During one of my recent tree dowsing workshops I asked the participants to dowse a sycamore tree. It seemed resistant to contact  and when they tried to find the outer edges of its energy field it indicated that it was very tight and compact.

This intrigued me and I started to find out what was the cause of this resistance. I have visited a variety of sycamores from young to mature and I am getting the same responses. They are all well and have no real problems but they  all have lateral energy fields confined to the edges of their canopies. As I have the ability to act as a conduit to bring latent energies to a tree I asked each sycamore whether they wanted me to increase their energy fields. The answer was always No!

Other trees I have visited are keen to have their energy fields extended but sycamores are happy but sycamores are happy to remain as they are. At each of the last three Winter Solstices when there has been an increase in natural energies the sycamores have absorbed it into themselves. Last year when no oak or ash produced seeds the sycamores all seeded. With no competition the ground is covered in baby sycamores. With more questioning it became clear that they are putting all available energy into growth and the production of seeds. Their self-imposed energy field is confined to the edge of their canopy, going up to the top and very bottom of the tree. The best way to describe it is as a truncated tube of energy spiraling, in a clockwise direction, around the tree. In their matter of fact, insular approach they get on with the job of growth.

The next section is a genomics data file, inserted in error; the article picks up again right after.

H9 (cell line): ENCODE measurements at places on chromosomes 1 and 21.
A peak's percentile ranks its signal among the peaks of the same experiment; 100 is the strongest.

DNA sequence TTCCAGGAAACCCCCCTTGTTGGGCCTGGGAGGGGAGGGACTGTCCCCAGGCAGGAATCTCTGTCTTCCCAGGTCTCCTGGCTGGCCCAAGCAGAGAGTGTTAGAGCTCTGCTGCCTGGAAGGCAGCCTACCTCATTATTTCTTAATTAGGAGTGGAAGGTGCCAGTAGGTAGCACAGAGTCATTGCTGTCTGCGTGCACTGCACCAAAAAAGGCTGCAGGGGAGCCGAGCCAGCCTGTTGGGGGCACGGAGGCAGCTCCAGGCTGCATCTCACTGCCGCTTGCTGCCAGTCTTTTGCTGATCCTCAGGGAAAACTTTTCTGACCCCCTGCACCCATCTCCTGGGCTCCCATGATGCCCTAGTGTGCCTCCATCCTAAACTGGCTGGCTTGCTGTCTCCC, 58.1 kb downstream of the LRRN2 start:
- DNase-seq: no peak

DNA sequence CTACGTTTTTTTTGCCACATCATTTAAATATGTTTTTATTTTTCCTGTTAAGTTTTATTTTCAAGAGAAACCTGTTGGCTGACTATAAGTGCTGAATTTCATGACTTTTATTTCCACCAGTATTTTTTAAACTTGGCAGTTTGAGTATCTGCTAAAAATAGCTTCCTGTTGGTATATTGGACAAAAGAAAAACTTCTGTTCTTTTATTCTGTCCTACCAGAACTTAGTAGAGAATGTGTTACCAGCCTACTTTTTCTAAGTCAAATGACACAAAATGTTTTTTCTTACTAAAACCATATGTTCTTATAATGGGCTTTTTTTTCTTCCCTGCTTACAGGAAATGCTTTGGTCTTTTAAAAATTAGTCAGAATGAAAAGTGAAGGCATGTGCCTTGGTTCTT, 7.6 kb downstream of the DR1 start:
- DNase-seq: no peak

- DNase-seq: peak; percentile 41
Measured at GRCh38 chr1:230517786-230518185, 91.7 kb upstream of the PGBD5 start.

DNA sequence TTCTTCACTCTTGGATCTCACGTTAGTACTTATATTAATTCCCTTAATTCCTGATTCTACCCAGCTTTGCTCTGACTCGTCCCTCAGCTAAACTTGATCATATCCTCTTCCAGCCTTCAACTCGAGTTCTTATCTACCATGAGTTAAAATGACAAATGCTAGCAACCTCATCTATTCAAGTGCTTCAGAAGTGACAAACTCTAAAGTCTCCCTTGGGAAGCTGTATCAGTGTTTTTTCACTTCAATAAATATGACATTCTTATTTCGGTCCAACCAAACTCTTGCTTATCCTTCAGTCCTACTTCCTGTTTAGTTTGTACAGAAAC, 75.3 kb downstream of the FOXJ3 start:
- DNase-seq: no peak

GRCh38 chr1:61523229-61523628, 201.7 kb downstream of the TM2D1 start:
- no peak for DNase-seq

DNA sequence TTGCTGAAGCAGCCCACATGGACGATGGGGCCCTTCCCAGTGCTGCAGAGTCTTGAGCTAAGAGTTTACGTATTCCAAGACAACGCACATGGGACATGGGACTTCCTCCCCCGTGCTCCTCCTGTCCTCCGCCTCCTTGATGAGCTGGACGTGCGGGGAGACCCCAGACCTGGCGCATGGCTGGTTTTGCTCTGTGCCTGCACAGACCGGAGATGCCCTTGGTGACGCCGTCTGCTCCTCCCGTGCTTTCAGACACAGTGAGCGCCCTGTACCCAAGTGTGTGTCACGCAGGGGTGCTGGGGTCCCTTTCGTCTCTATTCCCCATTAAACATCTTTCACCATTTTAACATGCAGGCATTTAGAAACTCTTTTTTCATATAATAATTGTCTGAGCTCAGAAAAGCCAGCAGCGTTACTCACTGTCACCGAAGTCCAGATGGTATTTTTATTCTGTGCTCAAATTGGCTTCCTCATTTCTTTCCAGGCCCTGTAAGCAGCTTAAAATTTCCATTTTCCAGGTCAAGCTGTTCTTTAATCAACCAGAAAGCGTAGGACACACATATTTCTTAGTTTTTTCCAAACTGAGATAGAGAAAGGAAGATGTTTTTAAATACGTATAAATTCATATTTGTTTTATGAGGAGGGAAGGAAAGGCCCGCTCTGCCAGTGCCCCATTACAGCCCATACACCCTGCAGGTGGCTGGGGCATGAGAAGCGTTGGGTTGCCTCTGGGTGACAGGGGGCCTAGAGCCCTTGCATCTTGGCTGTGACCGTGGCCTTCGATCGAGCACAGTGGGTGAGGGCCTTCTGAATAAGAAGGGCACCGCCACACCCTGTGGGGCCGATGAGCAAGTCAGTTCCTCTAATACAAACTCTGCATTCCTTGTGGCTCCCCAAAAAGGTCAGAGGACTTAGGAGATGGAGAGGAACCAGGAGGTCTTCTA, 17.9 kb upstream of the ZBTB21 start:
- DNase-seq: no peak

Oaks and ashes communicate with each other but the sycamore is silent. As a non-native, imported tree that is often described by foresters as a weed it does not have a good reputation. A mature sycamore is a good looking tree with many assets and uses. We need to look at them more closely as the indications are that sometime in the future they will start talking to other trees and us.